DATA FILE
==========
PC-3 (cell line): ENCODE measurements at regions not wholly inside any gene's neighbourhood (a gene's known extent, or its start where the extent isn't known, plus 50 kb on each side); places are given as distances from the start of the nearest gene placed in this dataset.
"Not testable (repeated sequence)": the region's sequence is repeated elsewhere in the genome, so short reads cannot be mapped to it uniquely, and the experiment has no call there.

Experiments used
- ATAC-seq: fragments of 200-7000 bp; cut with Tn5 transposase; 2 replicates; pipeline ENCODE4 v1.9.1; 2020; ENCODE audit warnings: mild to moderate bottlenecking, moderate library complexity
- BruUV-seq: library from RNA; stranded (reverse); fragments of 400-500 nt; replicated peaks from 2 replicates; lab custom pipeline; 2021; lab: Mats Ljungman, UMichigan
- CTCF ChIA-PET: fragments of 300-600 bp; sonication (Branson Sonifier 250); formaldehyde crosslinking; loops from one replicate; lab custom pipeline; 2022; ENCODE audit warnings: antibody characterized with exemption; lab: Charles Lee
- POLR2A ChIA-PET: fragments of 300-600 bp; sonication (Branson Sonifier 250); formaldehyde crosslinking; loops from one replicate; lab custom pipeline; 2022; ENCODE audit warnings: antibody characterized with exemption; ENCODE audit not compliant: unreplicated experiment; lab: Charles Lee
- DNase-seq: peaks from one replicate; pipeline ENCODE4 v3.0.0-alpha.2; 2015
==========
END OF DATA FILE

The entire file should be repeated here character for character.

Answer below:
PC-3 (cell line): ENCODE measurements at regions not wholly inside any gene's neighbourhood (a gene's known extent, or its start where the extent isn't known, plus 50 kb on each side); places are given as distances from the start of the nearest gene placed in this dataset.
"Not testable (repeated sequence)": the region's sequence is repeated elsewhere in the genome, so short reads cannot be mapped to it uniquely, and the experiment has no call there.

Experiments used
- ATAC-seq: fragments of 200-7000 bp; cut with Tn5 transposase; 2 replicates; pipeline ENCODE4 v1.9.1; 2020; ENCODE audit warnings: mild to moderate bottlenecking, moderate library complexity
- BruUV-seq: library from RNA; stranded (reverse); fragments of 400-500 nt; replicated peaks from 2 replicates; lab custom pipeline; 2021; lab: Mats Ljungman, UMichigan
- CTCF ChIA-PET: fragments of 300-600 bp; sonication (Branson Sonifier 250); formaldehyde crosslinking; loops from one replicate; lab custom pipeline; 2022; ENCODE audit warnings: antibody characterized with exemption; lab: Charles Lee
- POLR2A ChIA-PET: fragments of 300-600 bp; sonication (Branson Sonifier 250); formaldehyde crosslinking; loops from one replicate; lab custom pipeline; 2022; ENCODE audit warnings: antibody characterized with exemption; ENCODE audit not compliant: unreplicated experiment; lab: Charles Lee
- DNase-seq: peaks from one replicate; pipeline ENCODE4 v3.0.0-alpha.2; 2015